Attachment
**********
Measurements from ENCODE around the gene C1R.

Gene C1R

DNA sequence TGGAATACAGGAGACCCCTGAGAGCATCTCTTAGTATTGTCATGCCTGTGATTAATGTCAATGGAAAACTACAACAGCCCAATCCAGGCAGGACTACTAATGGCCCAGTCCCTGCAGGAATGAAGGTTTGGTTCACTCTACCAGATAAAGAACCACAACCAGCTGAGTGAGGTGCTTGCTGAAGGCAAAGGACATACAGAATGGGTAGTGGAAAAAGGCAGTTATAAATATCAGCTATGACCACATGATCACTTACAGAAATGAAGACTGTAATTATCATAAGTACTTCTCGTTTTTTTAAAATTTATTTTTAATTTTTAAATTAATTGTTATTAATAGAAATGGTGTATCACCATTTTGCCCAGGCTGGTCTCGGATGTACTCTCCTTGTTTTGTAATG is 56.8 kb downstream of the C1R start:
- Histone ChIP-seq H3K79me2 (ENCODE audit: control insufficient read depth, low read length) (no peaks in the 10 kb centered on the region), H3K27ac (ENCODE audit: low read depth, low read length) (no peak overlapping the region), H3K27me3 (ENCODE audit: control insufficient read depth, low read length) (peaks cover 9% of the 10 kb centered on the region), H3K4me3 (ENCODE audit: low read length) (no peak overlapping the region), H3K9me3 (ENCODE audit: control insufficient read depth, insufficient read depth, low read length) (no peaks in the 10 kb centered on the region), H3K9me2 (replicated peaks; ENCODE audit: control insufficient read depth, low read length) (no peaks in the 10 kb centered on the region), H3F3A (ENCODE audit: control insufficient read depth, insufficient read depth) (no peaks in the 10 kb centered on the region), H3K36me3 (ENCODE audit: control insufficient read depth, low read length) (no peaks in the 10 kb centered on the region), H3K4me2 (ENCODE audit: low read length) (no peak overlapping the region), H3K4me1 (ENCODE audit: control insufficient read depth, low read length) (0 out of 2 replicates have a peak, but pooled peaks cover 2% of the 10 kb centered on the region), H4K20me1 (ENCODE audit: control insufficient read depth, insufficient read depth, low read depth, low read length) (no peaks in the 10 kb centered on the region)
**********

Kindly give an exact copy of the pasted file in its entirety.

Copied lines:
Measurements from ENCODE around the gene C1R.

Gene C1R

DNA sequence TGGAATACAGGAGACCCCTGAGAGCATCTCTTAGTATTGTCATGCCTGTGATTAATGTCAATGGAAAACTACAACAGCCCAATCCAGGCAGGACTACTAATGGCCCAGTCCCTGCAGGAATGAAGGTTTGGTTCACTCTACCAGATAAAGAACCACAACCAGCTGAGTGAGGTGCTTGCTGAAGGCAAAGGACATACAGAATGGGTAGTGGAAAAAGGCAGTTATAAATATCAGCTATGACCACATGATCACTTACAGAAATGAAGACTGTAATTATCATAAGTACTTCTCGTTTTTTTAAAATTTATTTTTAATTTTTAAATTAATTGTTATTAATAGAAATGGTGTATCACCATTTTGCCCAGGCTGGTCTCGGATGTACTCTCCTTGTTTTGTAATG is 56.8 kb downstream of the C1R start:
- Histone ChIP-seq H3K79me2 (ENCODE audit: control insufficient read depth, low read length) (no peaks in the 10 kb centered on the region), H3K27ac (ENCODE audit: low read depth, low read length) (no peak overlapping the region), H3K27me3 (ENCODE audit: control insufficient read depth, low read length) (peaks cover 9% of the 10 kb centered on the region), H3K4me3 (ENCODE audit: low read length) (no peak overlapping the region), H3K9me3 (ENCODE audit: control insufficient read depth, insufficient read depth, low read length) (no peaks in the 10 kb centered on the region), H3K9me2 (replicated peaks; ENCODE audit: control insufficient read depth, low read length) (no peaks in the 10 kb centered on the region), H3F3A (ENCODE audit: control insufficient read depth, insufficient read depth) (no peaks in the 10 kb centered on the region), H3K36me3 (ENCODE audit: control insufficient read depth, low read length) (no peaks in the 10 kb centered on the region), H3K4me2 (ENCODE audit: low read length) (no peak overlapping the region), H3K4me1 (ENCODE audit: control insufficient read depth, low read length) (0 out of 2 replicates have a peak, but pooled peaks cover 2% of the 10 kb centered on the region), H4K20me1 (ENCODE audit: control insufficient read depth, insufficient read depth, low read depth, low read length) (no peaks in the 10 kb centered on the region)